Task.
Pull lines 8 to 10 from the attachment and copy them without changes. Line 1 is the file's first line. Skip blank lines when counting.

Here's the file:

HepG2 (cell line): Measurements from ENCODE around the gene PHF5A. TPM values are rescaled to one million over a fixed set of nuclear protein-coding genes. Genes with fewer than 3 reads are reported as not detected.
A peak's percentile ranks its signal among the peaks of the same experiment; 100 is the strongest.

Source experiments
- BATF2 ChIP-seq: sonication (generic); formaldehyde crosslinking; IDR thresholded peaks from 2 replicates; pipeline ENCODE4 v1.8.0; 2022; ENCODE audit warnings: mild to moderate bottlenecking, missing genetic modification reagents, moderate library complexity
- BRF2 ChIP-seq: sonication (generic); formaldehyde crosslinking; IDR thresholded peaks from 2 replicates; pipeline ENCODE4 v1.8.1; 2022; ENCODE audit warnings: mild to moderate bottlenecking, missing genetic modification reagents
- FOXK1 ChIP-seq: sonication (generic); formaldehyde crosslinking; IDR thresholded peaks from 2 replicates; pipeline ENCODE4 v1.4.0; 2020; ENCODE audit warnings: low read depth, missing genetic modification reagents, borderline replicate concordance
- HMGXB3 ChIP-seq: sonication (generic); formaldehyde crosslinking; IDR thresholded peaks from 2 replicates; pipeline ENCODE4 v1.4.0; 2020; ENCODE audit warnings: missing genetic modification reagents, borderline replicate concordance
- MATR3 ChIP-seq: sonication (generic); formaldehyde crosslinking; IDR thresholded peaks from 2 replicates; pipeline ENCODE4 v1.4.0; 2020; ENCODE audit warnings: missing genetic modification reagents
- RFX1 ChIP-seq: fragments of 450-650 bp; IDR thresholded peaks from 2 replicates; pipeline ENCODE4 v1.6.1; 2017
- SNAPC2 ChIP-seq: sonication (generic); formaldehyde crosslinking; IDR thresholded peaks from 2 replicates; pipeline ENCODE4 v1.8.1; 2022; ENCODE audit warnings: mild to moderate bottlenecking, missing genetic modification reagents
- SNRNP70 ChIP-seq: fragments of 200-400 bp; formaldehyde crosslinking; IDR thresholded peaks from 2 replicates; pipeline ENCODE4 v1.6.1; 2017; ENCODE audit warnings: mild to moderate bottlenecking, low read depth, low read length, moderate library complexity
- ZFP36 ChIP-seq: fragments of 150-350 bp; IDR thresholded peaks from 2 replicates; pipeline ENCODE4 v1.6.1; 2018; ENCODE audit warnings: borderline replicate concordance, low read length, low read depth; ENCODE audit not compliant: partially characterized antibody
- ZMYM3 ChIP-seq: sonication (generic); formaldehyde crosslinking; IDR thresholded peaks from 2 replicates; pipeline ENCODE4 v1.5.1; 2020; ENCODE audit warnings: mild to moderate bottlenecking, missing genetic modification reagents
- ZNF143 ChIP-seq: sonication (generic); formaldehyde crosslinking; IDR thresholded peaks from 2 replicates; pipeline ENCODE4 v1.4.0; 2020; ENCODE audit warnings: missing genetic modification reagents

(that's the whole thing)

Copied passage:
- MATR3 ChIP-seq: sonication (generic); formaldehyde crosslinking; IDR thresholded peaks from 2 replicates; pipeline ENCODE4 v1.4.0; 2020; ENCODE audit warnings: missing genetic modification reagents
- RFX1 ChIP-seq: fragments of 450-650 bp; IDR thresholded peaks from 2 replicates; pipeline ENCODE4 v1.6.1; 2017
- SNAPC2 ChIP-seq: sonication (generic); formaldehyde crosslinking; IDR thresholded peaks from 2 replicates; pipeline ENCODE4 v1.8.1; 2022; ENCODE audit warnings: mild to moderate bottlenecking, missing genetic modification reagents